Bach's Piano Music
Bach's keyboard music is a fantastic source of inspiration and knowledge for pianists, organists and harpsichordists. It has been a cornerstone of piano and keyboard education for several decades. This Hub takes a look at some of the works that are most often played on the modern piano. The pieces appear roughly in order of increasing difficulty - if you are a piano student, looking for piano music by Bach to add to your repertoire, it might be useful to know where to start.
Notebook for Anna Magdalena
Bach presented two manuscript notebooks that were written from 1722 to 1725 to Anna Magdalena, his second wife. The title is usually a reference to the second notebook, which contains compositions written by both Bach as well as other contemporary composers.
There are occasions in which the authorship of a certain piece is uncertain. For instance, there is a possibility that "Bach's"(?) well-known Minuet BWV 114 and its companion composition, Minuet BWV 115, were actually written by an organist by the name of Christian Petzold.
In his preface to the first edition, Bach referred to the Inventions as:
“A faithful guide, whereby admirers of the harpsichord are shown a plain method of learning not only to play clean in two Parts, but likewise in further Progress to manage three obbligato Parts well and correctly, and at the same time, not merely how to get good Inventions, but also how to develop the same well; but above all, to obtain a cantabile style of playing, and together with this to get a strong foretaste of composition."
Bach utilized these easy pieces when teaching. The two-part Inventions and the three-part Sinfonias are both arranged in ascending key order, with each of the groups covering fifteen major and minor keys.
The French Suites are some of Bach's most easy keyboard compositions. They were not released to the public while Bach was living, and a definitive, original edition of the manuscript does not exist; the composer continually worked and re-edited them during his entire lifetime.
After Bach’s 19th-century biographer, Forkel, created an early nineteenth century edition, the suites became available to the general public, and known as the French Suites. This name doesn't appear in any original source. Even though the names of these movements stem from the names of French dances, these suites are, in fact, much more Italian in style than they are French.
The Well-tempered Clavier
Each of the individual volumes of The Well-Tempered Clavier has a prelude and a fugue that is written in every one of the major and minor keys. Frequently known as "the 48" or the "Old Testament" of piano compositions (the "New Testament" was Beethoven's sonatas), it is possibly the most significant keyboard composition ever written.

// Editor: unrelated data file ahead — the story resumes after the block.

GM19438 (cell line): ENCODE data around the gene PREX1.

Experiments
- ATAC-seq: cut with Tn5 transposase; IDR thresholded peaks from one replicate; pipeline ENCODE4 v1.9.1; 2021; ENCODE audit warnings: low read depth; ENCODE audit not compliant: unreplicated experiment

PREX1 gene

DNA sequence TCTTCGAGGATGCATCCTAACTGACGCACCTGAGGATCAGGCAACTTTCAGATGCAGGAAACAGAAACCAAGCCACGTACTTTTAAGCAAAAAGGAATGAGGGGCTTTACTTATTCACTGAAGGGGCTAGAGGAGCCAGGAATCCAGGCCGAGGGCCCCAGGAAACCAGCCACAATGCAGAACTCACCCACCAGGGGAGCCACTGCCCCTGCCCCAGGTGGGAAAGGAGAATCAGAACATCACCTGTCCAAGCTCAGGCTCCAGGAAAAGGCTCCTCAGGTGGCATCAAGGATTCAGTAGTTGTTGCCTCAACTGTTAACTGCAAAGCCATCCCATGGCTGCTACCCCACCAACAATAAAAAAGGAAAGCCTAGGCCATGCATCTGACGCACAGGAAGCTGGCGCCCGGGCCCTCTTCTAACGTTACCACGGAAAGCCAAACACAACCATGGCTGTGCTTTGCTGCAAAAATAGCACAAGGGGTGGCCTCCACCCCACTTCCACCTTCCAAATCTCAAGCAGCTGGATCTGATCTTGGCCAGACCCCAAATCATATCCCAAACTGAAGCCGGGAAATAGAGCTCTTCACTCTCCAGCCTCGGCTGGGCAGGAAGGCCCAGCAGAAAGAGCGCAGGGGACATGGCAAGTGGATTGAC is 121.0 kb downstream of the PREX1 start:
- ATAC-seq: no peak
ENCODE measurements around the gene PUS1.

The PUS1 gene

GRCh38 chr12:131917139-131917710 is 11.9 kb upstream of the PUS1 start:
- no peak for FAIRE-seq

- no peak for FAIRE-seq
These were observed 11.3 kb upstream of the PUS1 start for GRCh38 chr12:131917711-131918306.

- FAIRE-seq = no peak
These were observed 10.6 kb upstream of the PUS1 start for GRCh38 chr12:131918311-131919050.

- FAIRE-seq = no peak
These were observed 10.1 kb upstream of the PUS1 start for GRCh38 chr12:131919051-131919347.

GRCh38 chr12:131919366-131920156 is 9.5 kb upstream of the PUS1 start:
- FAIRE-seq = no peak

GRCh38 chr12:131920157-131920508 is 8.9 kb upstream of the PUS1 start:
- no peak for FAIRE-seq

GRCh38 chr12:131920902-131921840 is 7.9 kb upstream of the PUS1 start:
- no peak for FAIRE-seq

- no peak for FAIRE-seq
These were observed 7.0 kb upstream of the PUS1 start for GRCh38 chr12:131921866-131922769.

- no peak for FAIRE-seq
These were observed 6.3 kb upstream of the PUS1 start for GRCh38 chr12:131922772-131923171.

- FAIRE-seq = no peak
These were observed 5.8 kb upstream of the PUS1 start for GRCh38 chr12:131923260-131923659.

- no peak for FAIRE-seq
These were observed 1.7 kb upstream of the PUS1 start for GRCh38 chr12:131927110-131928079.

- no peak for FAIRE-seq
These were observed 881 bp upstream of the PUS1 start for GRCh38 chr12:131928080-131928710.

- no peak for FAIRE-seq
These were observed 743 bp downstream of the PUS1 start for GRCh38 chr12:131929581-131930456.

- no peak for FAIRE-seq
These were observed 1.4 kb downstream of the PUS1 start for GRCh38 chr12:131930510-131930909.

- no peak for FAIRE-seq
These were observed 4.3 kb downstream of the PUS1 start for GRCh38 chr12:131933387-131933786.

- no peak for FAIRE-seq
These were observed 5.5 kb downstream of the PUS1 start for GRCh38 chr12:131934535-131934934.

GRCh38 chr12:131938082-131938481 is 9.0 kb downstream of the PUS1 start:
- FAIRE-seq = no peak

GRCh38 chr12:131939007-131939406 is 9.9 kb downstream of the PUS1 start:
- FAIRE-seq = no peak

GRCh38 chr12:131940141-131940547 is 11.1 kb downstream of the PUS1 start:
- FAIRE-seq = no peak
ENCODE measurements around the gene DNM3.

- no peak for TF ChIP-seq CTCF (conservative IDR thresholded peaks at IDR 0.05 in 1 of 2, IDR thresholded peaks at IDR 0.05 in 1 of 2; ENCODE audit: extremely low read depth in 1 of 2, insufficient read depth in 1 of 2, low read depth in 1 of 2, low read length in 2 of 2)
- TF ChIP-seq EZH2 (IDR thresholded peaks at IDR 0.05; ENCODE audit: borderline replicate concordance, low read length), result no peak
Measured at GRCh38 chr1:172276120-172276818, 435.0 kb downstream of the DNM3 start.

The preludes vary widely in their compositional style, and frequently dwell on one particular technical aspect, whereas the fugues are amazing for their vast scope of contrapuntal techniques and various methods of expression.
The title indicates that Bach meant to compose in accordance with a well-tempered tuning system that gave one solo instrument the capacity to play music in all 24 keys.
This is the earliest of Bach’s sets of keyboard suites, probably written during his time in Weimar.
The name is somewhat misleading, since the works have no affinity with English keyboard music: they could even be described as more French in style than the French Suites. However, a manuscript copy described the work as “fait pour les Anglais” (made for the English). Bach’s 19th-century biographer Forkel speculated that they were commissioned by an English nobleman, others have contended that Bach was emulating the keyboard suites of Handel or Dieupart, both of whom worked in England.
This is the final compilation of keyboard suites written by Bach; they were composed in Leipzig. Each of them was published as a single entity, starting in 1726. A new partita made its appearance every year thereafter until 1731, at which time the entire compilation was published under the pseudonym of Clavierübung I.
In spite of the fact that he had by now written several hundred cantatas, the "Well-Tempered Clavier," the great Passions, and several additional compositions, the Partitas were the first of Bach's works to be published.
Johann Nicolaus Forkel claimed that the Goldberg Variations had been commissioned by the Russian Ambassador to Saxony Count Kaiserling, who suffered from insomnia. Goldberg was a young musician, who was supposed to play from the Variations during the Count’s sleepless nights to cheer him up a little.
The intricate architecture of the Goldberg Variations still engage scholars after hundreds of years, while the soothing, noble poetry and formidable technical demands of the piece continue to captivate players and listeners.
Glenn Gould, practicing Bach´s second Partita
Piano Street's other hubs on Bach
- A Bach Biography
This Hub will give you a brief history of the most important events in the life of Johann Sebastian Bach, along with some really fine YouTube performances of his works.
- How to Play Bach on the Piano
This article would like to answer some of the questions that may arise when playing Bach on the modern piano, and to give you some of the tools you need to breathe real life into his wonderful music.
Johann Sebastian Bach at pianostreet.com
This hub introduces several of the most famous examples of Bach's piano music. For a more complete look at Bach and his many masterworks for the piano, along with sheet music, recordings, video links, useful information and interesting forum discussions, please visit Piano Street's Bach page:
Bach piano music at pianostreet.com